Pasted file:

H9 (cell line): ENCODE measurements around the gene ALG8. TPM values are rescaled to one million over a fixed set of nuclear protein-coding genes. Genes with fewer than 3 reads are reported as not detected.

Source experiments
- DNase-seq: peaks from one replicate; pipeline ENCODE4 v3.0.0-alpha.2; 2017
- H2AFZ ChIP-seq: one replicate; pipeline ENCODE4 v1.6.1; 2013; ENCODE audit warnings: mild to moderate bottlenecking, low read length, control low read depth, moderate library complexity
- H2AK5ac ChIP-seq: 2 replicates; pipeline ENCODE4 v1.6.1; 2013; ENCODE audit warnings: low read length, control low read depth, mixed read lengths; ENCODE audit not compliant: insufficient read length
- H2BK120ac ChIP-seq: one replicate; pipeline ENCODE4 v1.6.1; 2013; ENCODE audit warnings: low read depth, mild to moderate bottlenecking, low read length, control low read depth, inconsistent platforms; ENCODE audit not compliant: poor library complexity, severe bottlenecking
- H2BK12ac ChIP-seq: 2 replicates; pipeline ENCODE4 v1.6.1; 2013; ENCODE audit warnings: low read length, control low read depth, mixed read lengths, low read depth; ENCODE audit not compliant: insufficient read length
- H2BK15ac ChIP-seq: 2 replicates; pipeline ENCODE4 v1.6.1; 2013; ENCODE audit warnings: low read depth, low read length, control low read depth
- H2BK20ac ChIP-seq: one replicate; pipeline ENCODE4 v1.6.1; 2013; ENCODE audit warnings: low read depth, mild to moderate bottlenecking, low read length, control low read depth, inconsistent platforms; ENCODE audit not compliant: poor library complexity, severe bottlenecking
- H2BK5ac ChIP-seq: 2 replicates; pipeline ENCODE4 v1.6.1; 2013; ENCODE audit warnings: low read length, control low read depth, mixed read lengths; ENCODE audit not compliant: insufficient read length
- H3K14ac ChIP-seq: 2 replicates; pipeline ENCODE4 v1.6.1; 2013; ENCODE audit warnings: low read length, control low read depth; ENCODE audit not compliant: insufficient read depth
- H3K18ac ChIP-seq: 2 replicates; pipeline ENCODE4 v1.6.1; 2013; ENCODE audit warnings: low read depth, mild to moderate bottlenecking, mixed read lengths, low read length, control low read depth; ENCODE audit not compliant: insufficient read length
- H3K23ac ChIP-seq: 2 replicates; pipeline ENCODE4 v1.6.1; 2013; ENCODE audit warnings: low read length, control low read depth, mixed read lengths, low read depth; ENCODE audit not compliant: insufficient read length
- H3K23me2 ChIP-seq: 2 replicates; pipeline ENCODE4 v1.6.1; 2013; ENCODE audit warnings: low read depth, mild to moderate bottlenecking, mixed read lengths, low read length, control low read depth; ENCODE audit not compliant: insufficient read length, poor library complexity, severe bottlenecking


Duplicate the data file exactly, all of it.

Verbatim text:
H9 (cell line): ENCODE measurements around the gene ALG8. TPM values are rescaled to one million over a fixed set of nuclear protein-coding genes. Genes with fewer than 3 reads are reported as not detected.

Source experiments
- DNase-seq: peaks from one replicate; pipeline ENCODE4 v3.0.0-alpha.2; 2017
- H2AFZ ChIP-seq: one replicate; pipeline ENCODE4 v1.6.1; 2013; ENCODE audit warnings: mild to moderate bottlenecking, low read length, control low read depth, moderate library complexity
- H2AK5ac ChIP-seq: 2 replicates; pipeline ENCODE4 v1.6.1; 2013; ENCODE audit warnings: low read length, control low read depth, mixed read lengths; ENCODE audit not compliant: insufficient read length
- H2BK120ac ChIP-seq: one replicate; pipeline ENCODE4 v1.6.1; 2013; ENCODE audit warnings: low read depth, mild to moderate bottlenecking, low read length, control low read depth, inconsistent platforms; ENCODE audit not compliant: poor library complexity, severe bottlenecking
- H2BK12ac ChIP-seq: 2 replicates; pipeline ENCODE4 v1.6.1; 2013; ENCODE audit warnings: low read length, control low read depth, mixed read lengths, low read depth; ENCODE audit not compliant: insufficient read length
- H2BK15ac ChIP-seq: 2 replicates; pipeline ENCODE4 v1.6.1; 2013; ENCODE audit warnings: low read depth, low read length, control low read depth
- H2BK20ac ChIP-seq: one replicate; pipeline ENCODE4 v1.6.1; 2013; ENCODE audit warnings: low read depth, mild to moderate bottlenecking, low read length, control low read depth, inconsistent platforms; ENCODE audit not compliant: poor library complexity, severe bottlenecking
- H2BK5ac ChIP-seq: 2 replicates; pipeline ENCODE4 v1.6.1; 2013; ENCODE audit warnings: low read length, control low read depth, mixed read lengths; ENCODE audit not compliant: insufficient read length
- H3K14ac ChIP-seq: 2 replicates; pipeline ENCODE4 v1.6.1; 2013; ENCODE audit warnings: low read length, control low read depth; ENCODE audit not compliant: insufficient read depth
- H3K18ac ChIP-seq: 2 replicates; pipeline ENCODE4 v1.6.1; 2013; ENCODE audit warnings: low read depth, mild to moderate bottlenecking, mixed read lengths, low read length, control low read depth; ENCODE audit not compliant: insufficient read length
- H3K23ac ChIP-seq: 2 replicates; pipeline ENCODE4 v1.6.1; 2013; ENCODE audit warnings: low read length, control low read depth, mixed read lengths, low read depth; ENCODE audit not compliant: insufficient read length
- H3K23me2 ChIP-seq: 2 replicates; pipeline ENCODE4 v1.6.1; 2013; ENCODE audit warnings: low read depth, mild to moderate bottlenecking, mixed read lengths, low read length, control low read depth; ENCODE audit not compliant: insufficient read length, poor library complexity, severe bottlenecking